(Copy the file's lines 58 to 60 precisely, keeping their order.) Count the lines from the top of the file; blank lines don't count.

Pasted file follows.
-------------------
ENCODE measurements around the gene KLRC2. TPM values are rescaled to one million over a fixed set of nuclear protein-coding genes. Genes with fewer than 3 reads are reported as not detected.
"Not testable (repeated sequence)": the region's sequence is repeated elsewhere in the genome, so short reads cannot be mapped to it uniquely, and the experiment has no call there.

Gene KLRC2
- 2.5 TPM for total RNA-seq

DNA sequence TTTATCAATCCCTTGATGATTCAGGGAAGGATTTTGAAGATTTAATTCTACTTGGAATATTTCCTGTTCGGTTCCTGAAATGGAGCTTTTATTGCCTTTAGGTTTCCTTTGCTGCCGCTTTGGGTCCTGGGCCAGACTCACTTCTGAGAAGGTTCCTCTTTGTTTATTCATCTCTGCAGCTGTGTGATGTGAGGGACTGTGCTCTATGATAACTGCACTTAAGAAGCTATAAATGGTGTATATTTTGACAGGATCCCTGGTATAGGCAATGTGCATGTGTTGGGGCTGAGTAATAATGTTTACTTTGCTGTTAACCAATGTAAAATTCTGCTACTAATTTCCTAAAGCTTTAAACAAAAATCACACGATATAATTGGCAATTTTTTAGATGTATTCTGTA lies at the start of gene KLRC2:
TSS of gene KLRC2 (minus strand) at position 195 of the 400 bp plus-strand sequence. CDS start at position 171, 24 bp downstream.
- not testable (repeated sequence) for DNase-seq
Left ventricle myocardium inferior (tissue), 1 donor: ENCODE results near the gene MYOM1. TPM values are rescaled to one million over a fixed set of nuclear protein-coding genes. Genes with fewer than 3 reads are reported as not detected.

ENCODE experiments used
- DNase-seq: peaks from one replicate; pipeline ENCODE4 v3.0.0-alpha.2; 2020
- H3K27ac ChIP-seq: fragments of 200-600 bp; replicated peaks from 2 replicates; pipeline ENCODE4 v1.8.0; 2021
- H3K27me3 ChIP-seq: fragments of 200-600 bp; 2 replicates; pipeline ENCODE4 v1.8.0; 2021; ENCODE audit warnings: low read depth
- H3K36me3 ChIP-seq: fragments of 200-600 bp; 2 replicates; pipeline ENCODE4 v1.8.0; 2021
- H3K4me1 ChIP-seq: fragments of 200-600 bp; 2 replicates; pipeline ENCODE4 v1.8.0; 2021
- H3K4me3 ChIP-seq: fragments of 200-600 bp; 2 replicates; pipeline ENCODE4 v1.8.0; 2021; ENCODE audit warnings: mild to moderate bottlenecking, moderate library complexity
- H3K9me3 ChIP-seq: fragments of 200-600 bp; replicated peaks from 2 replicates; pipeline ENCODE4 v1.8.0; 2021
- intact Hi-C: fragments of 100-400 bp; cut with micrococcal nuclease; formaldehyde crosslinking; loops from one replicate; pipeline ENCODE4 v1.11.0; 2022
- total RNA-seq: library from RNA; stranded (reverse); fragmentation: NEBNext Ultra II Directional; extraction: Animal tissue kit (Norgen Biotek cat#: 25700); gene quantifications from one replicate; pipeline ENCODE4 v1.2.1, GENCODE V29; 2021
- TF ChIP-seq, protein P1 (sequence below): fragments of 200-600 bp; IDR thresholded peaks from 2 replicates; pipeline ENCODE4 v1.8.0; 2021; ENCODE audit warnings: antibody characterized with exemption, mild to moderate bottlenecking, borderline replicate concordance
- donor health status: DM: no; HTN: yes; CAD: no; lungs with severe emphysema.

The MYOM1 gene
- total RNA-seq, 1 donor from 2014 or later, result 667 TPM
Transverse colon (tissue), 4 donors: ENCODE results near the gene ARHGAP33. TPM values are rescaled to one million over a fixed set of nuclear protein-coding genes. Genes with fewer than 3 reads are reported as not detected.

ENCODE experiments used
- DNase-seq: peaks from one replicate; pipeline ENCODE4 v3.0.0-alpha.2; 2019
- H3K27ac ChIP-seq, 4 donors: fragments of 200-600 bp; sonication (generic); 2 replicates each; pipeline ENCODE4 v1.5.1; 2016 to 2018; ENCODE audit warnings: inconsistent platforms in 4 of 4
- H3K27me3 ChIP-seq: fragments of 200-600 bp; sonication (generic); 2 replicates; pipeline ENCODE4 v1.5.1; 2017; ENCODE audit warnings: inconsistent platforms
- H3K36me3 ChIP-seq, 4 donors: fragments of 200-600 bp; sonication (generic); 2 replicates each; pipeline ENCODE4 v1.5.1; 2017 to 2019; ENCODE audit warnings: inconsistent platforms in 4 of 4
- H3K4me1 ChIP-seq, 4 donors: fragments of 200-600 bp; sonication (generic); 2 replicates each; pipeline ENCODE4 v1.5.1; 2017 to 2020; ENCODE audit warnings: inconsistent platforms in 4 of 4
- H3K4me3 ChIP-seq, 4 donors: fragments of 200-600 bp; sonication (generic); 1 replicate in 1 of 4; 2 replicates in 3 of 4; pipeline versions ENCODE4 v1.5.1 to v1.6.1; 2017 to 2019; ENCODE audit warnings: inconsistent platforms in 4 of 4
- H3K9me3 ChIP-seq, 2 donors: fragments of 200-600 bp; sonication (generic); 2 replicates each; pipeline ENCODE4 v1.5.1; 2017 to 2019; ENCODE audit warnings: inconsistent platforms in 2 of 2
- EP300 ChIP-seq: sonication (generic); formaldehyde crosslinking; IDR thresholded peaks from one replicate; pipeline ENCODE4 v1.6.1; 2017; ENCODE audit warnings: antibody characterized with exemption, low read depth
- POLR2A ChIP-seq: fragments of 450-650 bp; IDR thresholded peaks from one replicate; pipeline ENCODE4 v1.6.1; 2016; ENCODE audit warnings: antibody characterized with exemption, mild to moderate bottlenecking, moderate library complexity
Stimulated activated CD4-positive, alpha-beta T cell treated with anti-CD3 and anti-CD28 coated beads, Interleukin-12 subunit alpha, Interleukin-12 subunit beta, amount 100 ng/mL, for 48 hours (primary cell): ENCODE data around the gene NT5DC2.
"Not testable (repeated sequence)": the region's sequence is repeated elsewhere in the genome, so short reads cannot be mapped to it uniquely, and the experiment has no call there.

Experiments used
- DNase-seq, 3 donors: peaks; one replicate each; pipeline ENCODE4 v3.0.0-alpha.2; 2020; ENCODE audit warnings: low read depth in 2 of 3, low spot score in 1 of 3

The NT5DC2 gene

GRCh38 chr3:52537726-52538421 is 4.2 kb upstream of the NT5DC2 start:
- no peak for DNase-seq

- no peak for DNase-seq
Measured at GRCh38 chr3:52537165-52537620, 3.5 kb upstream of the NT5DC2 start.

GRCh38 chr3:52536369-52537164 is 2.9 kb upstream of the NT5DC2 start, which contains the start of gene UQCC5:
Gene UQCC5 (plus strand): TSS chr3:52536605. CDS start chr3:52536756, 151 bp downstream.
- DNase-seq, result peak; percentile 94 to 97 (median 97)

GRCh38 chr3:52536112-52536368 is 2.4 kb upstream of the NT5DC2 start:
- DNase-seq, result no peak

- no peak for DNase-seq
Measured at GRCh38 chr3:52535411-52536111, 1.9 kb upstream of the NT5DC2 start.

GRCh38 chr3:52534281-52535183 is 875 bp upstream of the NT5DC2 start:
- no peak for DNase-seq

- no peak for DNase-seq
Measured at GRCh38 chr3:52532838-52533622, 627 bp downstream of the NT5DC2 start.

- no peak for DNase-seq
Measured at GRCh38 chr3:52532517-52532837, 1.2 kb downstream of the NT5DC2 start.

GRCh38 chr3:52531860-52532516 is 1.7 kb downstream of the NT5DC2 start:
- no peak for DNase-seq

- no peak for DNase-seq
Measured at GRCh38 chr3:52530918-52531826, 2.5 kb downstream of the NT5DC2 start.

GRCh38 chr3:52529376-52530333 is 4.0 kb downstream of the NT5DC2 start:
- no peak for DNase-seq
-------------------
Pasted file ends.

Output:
- no peak for DNase-seq
Measured at GRCh38 chr3:52530918-52531826, 2.5 kb downstream of the NT5DC2 start.

GRCh38 chr3:52529376-52530333 is 4.0 kb downstream of the NT5DC2 start: